10 NOV 2011: REPORT
Down a narrow dirt road at the Third Infantry Division’s home base of Fort Stewart, Georgia, Joe Veldman pulls into a sand-hill landscape covered with turkey oak, saw palmetto, and, most crucially, a healthy stand of longleaf pine.
At first glance, this hardscrabble ecosystem on one of the
As it turns out, however, military bases such as
“Longleaf pine habitat usually gets chopped down and paved,” said John Orrock, a conservation biologist at the
Orrock and Veldman are a part of a $1.8 million study, involving some 25 researchers at three locations:
And while it may seem counter-intuitive, military bases have proven to be hospitable places for longleaf pine ecosystems. This ancient, fire-resistant species depends on random fires to thin the understory and rid itself of competitors, creating an unexpected synergy between live-ammunition maneuvers — which often lead to small blazes — and a thriving longleaf pine ecosystem.
“When it comes to longleaf pine management, the military is by far the best,” said John Kush, a forest ecologist at
In the early 19th century, vast expanses of longleaf pine stretched inland from the coasts of the Atlantic and
Today, some 66 percent of longleaf pine forest remains in private hands, primarily in southwest
The Alabama-based Longleaf Alliance — the nation’s oldest longleaf conservation group — is working to educate private owners about both the aesthetic and economic benefits of maintaining a longleaf ecosystem. Longleaf pine is still in high demand as timber, primarily for utility poles, and selective logging can preserve these ecosystems.
Rhett Johnson, a forest ecologist and the president of the Longleaf Alliance, said that restoring longleaf forests on former agricultural land is a major challenge, since plant seeds that once made up the ecosystem’s diverse understory have often disappeared. This is where the scientific work on military bases may be helpful, as Orrock and his colleagues are now studying how best to restore former farmland.
Almost half of
“Our work shows that sites that were in agriculture many years ago still have much less diverse communities,” said Orrock. “The exciting part for us is whether or not these lasting effects of the past can be undone with our current experiments.”
The military base studies also are underscoring that in longleaf pine ecosystems, fires are as welcome as a healthy rain. Longleaf pine seedlings actually need fire to ensure the ecosystem maintains an open canopy, providing the young, shade-intolerant pines with sunlight. Without fire, broadleaf trees like sweetgum and water oak thrive and eventually cast the understory in permanent shade.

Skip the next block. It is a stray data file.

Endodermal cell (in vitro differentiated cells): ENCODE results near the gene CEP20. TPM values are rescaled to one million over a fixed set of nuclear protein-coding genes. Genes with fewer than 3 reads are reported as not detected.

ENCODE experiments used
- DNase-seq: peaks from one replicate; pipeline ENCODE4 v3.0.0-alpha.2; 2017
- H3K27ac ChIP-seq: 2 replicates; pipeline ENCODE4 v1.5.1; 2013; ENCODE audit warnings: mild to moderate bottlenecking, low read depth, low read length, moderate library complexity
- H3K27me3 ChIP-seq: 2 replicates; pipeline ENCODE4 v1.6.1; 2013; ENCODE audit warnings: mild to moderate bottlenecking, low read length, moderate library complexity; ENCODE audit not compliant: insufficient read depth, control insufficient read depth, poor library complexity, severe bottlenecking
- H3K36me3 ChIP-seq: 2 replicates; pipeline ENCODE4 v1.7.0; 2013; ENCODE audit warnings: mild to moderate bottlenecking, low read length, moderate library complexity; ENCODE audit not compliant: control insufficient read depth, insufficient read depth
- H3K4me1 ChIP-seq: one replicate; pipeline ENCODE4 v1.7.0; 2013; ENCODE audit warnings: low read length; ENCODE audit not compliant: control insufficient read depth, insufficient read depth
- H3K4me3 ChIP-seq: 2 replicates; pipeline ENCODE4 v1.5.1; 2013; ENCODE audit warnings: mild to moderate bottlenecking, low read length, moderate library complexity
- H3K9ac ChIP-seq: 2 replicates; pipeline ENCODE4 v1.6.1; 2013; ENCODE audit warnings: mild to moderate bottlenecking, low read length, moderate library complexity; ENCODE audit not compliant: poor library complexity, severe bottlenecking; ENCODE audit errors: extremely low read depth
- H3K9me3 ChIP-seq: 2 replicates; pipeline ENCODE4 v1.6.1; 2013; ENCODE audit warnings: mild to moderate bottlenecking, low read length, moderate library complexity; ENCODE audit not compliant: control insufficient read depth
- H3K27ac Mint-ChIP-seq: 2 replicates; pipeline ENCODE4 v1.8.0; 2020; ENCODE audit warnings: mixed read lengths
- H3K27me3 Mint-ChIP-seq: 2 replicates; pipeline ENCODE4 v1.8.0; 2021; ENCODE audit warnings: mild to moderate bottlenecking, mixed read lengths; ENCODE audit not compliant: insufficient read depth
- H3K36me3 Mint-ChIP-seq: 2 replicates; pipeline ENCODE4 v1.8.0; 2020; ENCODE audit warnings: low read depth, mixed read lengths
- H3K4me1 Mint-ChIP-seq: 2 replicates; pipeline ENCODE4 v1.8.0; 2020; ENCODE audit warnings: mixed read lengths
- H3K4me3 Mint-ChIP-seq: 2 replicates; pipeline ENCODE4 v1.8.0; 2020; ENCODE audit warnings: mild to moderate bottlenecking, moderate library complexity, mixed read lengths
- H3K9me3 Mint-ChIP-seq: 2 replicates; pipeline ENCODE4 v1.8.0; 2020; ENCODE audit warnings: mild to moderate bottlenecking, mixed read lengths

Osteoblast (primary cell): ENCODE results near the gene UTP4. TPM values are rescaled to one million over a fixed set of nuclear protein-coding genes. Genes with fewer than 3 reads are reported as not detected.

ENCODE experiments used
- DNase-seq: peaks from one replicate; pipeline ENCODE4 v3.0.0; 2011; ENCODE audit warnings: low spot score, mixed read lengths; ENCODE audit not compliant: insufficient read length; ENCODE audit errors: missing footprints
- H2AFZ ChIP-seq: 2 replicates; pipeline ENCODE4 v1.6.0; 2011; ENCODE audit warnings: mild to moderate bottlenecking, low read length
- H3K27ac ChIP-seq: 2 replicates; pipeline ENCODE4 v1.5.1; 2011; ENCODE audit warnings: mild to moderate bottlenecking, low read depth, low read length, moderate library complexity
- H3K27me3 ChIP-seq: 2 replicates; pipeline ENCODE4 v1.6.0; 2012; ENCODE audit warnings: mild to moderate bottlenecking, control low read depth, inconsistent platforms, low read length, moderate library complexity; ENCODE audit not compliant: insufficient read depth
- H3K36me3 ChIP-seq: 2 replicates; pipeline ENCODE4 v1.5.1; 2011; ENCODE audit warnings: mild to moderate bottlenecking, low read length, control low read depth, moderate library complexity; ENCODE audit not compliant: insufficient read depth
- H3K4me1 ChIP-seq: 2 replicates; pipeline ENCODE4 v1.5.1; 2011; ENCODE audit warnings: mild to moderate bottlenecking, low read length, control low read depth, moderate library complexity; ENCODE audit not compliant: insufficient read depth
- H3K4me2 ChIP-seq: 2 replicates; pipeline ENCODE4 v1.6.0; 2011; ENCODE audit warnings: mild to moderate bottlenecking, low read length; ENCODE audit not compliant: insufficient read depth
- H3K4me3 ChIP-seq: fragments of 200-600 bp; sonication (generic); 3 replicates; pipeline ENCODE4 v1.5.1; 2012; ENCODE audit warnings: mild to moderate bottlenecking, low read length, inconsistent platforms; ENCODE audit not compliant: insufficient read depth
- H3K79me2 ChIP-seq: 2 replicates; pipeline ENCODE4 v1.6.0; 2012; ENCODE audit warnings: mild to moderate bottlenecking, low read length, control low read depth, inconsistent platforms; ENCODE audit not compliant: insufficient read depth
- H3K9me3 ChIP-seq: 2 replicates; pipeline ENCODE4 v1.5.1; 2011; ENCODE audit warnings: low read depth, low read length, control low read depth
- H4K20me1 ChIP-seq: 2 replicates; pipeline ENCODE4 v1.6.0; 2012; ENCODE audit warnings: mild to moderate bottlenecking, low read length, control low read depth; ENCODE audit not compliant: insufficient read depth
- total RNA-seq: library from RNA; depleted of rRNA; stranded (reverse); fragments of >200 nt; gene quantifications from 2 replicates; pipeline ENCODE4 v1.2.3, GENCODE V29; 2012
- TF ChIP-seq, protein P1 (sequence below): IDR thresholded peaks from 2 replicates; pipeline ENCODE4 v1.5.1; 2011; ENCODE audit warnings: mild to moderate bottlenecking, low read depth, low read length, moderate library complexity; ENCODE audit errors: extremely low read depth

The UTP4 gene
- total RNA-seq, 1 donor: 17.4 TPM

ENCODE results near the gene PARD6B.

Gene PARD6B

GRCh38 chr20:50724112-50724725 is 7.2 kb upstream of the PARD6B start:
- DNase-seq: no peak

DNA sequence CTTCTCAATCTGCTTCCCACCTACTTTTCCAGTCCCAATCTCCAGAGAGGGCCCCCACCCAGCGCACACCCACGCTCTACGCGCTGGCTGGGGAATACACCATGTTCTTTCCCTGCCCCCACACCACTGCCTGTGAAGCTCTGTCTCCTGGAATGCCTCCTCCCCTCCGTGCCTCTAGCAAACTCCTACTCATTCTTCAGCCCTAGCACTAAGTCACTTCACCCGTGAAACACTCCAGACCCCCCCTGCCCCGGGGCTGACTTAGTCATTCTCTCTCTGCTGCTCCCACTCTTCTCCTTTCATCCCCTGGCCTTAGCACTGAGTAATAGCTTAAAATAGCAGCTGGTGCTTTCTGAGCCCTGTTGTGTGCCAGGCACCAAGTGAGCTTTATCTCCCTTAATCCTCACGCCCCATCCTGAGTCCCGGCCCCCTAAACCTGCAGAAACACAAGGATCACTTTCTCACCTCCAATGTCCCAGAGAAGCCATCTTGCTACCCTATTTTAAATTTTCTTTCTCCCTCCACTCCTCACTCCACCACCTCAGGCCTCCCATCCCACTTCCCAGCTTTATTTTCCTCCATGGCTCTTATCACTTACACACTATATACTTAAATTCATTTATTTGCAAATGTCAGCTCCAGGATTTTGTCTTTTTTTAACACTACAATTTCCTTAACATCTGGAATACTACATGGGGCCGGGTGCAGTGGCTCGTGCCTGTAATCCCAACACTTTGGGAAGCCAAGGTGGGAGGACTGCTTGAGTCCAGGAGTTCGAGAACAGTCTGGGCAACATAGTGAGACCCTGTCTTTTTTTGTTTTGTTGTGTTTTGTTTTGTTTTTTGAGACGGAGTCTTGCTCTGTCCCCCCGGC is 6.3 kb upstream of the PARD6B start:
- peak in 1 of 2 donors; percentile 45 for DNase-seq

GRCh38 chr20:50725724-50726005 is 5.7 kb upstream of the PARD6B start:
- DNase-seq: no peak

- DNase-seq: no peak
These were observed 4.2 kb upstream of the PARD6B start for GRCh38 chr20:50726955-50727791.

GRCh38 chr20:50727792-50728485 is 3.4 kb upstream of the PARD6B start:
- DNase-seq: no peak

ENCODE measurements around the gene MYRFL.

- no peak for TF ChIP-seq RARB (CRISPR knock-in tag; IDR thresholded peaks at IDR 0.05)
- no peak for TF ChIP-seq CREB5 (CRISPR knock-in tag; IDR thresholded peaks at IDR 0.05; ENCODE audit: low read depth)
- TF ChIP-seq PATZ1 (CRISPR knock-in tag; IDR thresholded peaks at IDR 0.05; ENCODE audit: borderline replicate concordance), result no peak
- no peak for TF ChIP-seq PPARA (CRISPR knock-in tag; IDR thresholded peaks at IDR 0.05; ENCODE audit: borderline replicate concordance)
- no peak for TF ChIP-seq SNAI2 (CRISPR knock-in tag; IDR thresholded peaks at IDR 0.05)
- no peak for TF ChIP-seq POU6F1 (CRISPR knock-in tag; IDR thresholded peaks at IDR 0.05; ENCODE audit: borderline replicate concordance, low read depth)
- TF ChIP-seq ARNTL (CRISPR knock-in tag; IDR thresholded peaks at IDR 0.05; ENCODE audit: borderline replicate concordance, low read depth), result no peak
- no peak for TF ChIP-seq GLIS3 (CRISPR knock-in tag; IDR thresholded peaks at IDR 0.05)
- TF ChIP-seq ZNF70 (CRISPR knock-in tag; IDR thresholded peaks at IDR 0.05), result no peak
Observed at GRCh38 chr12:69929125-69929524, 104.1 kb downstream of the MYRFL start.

Joe Veldman noted the importance of fire as he drove me to research plots scattered around
Later, walking through a stand of longleaf pine, Veldman pointed to a nearby seedling that could be easily mistaken for an oversized clump of grass. Such young seedlings can remain within two feet of the surface for five years or more, then enter a phase where they can quickly spurt by as much as four to five feet per year. But as long as the seedling’s dominant growth bud is below or near the surface, Veldman explains, fires can burn right over it, leaving it unscathed. Mature longleaf pine, which have potential lifespans of 500 years or more, are relatively immune from the ravages of wildfire, since their thick bark offers them protection.
Orrock, Veldman, and their colleagues are testing the assumption that understory diversity is maintained by a longleaf pine ecosystem that thrives on frequent fire. “Within the span of one square meter,” said Orrick, “it’s exciting to see 30 to 40 different plant species in really pristine longleaf pine understories.”
From ground level, it’s clear why the military would like this type of landscape for training. There's enough territory and tree cover for camouflage maneuvers, and during live-fire exercises there is ample room to maneuver tanks and Humvees in a park-like landscape. And if their ordnance happens to start a fire? So much the better.
Depending on drought conditions, as many as 200 wildfires per year are started by ordnance, smoke grenades, and signal or illumination flares. On average, these training-related fires consume no more than 2,000 acres per year, and most are allowed to burn out on their own, except when they present a significant safety danger due to smoke.
In addition to funding studies of longleaf pine restoration, the Department of Defense is readying itself for an era in which its military bases have to account for their carbon footprint. Longleaf pine ecosystems can help the military do that through carbon sequestration. Another five-year, military-funded study — led by Lisa Samuelson, an eco-physiologist at Auburn University — will focus on measuring carbon storage and ecosystem biomass at Camp Lejeune, North Carolina; Fort Polk, Louisiana; and Fort Benning, Georgia. The project’s ultimate goal is to help the Department of Defense develop a carbon sequestration plan.
Even though aesthetics and endangered wildlife might seem to be the least of the Army’s worries, it’s hard not to be impressed when standing in the midst of such an ancient ecosystem. Near the end of a rutted fire road that disappeared into a longleaf horizon, Veldman and I stood and took it all in. The only sound was the lonely swoosh of wind in the pines. Standing there, it was easy to imagine these pines as they once were, ubiquitous and untouched.